Idealism in Albany

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The New York Sun

Eugene Speicher, named “America’s greatest living painter” by Esquire, was riding high in 1936. Museums bought up his canvases and celebrities commissioned portraits. But Speicher’s reputation collapsed after World War II, as realism fell out of favor, supplanted by Abstract Expressionism. A retrospective exhibit in Albany, now in its final days, gives Speicher’s work a well-deserved second look.

Speicher studied painting with William Merritt Chase and Robert Henri in New York City. Georgia O’Keefe and Edward Hopper were art school friends. Through the Art Students League summer program, Speicher joined a community of painters in Woodstock, New York, including George Bellows and Leon Kroll.

Despite winning early acclaim as a portraitist, by mid-career Speicher limited his lucrative commissions, preferring instead to paint friends or hired models in classical poses. Though examples of both his early and late portraits are here, it is Speicher’s mature work that has more to say.

In “Portrait of a French Girl (Jeanne Balzac),” c. 1924, a seated model stares out at the viewer, head turned in three-quarters view. In this mid-career work, Speicher carves through space like a sculptor, finding a few key areas around the canvas to emphasize— one hand holding a flower, another resting on the model’s lap, a hair clip holding up heavy locks. Back straight, these focal points are carefully arranged around a strong vertical axis created by the model’s upright posture. A luminous blue haze delineates the figure from the background.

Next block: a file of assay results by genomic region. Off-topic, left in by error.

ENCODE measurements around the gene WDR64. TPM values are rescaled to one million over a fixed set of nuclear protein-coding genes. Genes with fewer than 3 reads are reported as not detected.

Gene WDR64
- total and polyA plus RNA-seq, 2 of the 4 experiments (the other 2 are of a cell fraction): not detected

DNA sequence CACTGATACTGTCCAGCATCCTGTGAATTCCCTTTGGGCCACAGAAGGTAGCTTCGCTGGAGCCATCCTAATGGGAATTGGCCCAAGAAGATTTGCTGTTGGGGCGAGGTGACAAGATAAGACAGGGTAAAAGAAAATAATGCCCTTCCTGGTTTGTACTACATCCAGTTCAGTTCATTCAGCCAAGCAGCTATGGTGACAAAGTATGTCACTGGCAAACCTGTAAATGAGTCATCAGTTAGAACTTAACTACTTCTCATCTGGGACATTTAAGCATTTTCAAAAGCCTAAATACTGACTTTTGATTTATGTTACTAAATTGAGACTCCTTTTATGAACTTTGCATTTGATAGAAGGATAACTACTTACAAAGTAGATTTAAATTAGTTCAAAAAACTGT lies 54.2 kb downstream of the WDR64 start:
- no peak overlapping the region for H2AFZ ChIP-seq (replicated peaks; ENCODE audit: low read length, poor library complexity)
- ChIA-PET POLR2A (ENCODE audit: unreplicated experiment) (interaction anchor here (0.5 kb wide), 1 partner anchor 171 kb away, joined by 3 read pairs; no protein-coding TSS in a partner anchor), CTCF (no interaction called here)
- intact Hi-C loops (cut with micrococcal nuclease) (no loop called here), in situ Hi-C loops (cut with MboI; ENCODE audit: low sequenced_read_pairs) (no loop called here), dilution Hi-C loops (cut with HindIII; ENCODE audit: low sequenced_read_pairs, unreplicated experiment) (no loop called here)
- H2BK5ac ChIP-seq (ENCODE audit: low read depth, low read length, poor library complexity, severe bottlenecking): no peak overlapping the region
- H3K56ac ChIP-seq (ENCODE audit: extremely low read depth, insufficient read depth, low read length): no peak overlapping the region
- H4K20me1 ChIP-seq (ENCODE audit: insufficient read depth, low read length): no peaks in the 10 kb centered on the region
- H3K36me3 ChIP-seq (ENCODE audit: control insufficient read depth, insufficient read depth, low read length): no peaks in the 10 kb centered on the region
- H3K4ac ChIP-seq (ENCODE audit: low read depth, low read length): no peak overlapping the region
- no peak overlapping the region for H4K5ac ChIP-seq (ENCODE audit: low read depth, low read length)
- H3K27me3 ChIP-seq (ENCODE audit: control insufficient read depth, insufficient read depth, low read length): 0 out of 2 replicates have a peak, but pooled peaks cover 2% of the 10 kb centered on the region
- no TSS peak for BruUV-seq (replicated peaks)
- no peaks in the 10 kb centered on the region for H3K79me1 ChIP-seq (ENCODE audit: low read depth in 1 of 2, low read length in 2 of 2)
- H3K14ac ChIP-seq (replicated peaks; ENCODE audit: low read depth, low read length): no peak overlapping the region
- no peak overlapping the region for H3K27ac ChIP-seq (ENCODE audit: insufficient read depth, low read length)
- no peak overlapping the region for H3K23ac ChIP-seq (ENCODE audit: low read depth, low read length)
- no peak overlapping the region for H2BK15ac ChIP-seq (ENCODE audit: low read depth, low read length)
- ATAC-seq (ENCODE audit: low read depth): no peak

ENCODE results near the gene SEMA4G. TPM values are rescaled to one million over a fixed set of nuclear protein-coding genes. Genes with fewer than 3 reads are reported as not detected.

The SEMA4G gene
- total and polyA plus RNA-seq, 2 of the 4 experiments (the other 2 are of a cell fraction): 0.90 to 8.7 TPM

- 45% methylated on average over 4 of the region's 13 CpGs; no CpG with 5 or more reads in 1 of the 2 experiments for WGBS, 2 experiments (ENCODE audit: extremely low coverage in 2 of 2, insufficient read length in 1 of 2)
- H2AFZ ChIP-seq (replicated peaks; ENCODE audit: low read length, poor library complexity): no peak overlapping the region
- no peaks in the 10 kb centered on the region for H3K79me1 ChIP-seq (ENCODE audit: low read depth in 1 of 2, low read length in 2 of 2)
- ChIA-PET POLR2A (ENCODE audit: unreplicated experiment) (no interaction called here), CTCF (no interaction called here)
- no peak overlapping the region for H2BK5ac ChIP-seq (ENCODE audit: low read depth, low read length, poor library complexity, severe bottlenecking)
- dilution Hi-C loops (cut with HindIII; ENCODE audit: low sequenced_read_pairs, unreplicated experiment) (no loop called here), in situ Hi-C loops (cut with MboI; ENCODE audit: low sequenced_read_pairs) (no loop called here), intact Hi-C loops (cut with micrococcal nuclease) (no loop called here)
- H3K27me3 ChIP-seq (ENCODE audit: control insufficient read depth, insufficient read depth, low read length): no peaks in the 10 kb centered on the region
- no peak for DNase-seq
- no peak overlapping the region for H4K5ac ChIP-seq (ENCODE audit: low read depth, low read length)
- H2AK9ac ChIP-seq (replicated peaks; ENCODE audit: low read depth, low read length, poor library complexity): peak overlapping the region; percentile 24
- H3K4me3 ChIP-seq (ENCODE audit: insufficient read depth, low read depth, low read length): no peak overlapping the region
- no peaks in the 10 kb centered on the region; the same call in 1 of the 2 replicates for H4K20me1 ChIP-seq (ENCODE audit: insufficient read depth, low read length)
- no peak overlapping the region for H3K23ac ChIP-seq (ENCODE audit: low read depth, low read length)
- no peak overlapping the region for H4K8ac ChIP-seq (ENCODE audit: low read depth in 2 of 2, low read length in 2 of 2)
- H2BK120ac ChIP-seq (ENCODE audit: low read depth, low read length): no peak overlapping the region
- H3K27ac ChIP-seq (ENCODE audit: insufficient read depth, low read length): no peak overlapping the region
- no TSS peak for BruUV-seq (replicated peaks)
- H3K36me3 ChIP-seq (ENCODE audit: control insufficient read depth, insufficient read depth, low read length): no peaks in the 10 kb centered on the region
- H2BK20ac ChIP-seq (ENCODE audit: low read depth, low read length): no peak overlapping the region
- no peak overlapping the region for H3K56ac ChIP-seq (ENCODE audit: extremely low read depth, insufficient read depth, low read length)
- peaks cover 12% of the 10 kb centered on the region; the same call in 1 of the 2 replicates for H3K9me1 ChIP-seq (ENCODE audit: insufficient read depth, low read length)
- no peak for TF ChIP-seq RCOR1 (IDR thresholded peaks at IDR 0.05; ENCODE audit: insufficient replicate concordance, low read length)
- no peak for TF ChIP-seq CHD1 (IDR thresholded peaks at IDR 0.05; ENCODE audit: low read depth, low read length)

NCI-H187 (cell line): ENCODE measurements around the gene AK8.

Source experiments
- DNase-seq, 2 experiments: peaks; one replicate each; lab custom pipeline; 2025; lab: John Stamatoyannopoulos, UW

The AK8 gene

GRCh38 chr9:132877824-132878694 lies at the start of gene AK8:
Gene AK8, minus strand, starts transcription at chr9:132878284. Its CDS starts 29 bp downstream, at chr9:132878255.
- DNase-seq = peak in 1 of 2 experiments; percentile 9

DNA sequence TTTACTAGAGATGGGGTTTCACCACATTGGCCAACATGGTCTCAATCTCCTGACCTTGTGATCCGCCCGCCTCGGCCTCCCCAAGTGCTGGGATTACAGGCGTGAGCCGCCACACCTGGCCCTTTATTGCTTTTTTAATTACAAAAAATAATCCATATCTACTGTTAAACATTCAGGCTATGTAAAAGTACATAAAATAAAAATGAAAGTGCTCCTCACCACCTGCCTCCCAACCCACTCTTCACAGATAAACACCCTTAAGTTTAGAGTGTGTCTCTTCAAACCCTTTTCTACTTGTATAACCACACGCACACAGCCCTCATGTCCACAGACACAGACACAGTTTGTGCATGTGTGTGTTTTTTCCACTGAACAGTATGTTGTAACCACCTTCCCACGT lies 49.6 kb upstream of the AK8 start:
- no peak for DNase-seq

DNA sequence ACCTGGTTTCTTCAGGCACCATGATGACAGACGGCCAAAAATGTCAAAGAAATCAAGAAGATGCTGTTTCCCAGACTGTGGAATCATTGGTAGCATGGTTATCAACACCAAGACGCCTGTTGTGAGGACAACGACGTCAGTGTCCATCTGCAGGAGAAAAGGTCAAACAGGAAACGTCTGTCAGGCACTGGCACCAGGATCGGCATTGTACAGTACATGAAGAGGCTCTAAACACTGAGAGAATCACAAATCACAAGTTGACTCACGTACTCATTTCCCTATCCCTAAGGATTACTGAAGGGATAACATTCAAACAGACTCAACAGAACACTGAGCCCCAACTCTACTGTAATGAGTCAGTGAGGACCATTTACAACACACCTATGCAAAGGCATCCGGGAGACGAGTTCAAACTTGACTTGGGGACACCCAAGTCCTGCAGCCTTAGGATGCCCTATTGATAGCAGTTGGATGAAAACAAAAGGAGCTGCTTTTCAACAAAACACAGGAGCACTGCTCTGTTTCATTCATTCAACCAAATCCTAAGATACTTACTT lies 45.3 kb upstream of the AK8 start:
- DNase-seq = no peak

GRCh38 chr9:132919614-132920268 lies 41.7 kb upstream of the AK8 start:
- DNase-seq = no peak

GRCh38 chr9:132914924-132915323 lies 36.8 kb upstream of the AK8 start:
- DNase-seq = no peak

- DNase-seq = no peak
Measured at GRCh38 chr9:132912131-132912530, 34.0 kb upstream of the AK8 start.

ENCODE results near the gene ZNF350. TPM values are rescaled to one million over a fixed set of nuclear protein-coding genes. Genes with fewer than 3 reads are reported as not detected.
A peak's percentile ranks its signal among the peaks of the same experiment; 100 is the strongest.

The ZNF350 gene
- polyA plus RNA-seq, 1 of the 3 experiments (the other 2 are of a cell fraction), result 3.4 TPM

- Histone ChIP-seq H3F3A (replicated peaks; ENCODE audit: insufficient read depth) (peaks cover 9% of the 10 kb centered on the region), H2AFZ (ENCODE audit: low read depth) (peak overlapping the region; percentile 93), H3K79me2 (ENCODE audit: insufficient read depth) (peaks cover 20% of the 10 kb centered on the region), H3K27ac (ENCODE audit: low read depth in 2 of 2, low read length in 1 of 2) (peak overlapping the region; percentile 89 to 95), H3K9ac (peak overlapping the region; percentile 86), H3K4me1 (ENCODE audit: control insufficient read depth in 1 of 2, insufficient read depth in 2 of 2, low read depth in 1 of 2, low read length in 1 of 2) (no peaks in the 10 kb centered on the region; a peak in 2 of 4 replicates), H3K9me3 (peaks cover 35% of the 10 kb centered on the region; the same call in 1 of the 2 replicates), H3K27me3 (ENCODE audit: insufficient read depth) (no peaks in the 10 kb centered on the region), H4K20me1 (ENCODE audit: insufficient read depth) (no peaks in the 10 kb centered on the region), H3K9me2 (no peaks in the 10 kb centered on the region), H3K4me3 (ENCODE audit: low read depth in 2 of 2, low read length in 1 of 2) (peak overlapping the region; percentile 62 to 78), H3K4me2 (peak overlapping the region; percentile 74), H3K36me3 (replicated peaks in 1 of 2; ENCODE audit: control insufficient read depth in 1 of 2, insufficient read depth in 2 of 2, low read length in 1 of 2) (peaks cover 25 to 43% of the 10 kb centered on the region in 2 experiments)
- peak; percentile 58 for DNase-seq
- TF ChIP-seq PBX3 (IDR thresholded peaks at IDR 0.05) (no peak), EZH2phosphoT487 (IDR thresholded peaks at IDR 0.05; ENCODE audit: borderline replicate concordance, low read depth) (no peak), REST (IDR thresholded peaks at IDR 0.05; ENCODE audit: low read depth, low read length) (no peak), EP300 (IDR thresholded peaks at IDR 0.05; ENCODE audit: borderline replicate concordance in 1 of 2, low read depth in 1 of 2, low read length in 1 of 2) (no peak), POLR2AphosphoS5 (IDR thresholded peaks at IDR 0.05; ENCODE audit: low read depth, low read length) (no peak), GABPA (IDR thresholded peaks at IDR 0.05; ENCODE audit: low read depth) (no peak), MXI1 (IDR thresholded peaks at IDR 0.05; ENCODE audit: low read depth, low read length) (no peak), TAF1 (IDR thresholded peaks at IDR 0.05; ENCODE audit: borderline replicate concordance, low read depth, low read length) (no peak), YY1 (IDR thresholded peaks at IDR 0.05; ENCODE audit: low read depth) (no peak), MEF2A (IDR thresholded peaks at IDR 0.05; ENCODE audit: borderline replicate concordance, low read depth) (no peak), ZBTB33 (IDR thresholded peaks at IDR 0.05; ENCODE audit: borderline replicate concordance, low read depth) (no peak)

In “Girl in a Coral Necklace (Joyce),” 1935, a blonde woman is column-like, centrally positioned on the canvas and painted frontally. The glowering model wearing a coral necklace has one eyebrow raised and a hard-set mouth. She seems to resent the attention of her audience. The red-orange necklace matches the pattern on her dress, touches of warm color in a canvas dominated by blues and greens.

“Untitled (Overlook Mountain from below),” 1912, captures the grandeur of nature, with blue hazed atmosphere shrouding a tree-covered mountainside. Guiding the viewer’s eye over miles of forest, up to the mountain summit and into the clouds, here Speicher updates the Hudson River School tradition, responding to the beauty of the Catskill Mountains just as Thomas Cole, Frederic Edwin Church and Asher B. Durand did a hundred years earlier.

Speicher made a number of drawings of generalized, cat-eyed women. These dreamy works on paper look invented. Like “Portrait of a French Girl” and “Girl in a Coral Necklace,” Speicher’s drawings are born of a haunted search to transcend the everyday chaos of events to express ideal beauty.

Unlike his contemporary Thomas Hart Benton, whose maximalist murals are loaded with information, Speicher’s art is restrained, with his motifs limited to portraits, landscapes and traditional still lifes. Speicher merged classical, idealized forms with observed phenomena in figurative canvases that are refreshingly clear. Nevertheless, his artistic achievements are largely overlooked today. Speicher was a burning fuse that never managed to ignite the fireworks.

Along His Own lines: A Retrospective of New York Realist Eugene Speicher, on view through March 22, 2015, The New York State Museum, 260 Madison Avenue, Albany, 518-474-5877,

More information about Simon Carr’s work can be found at

The New York Sun

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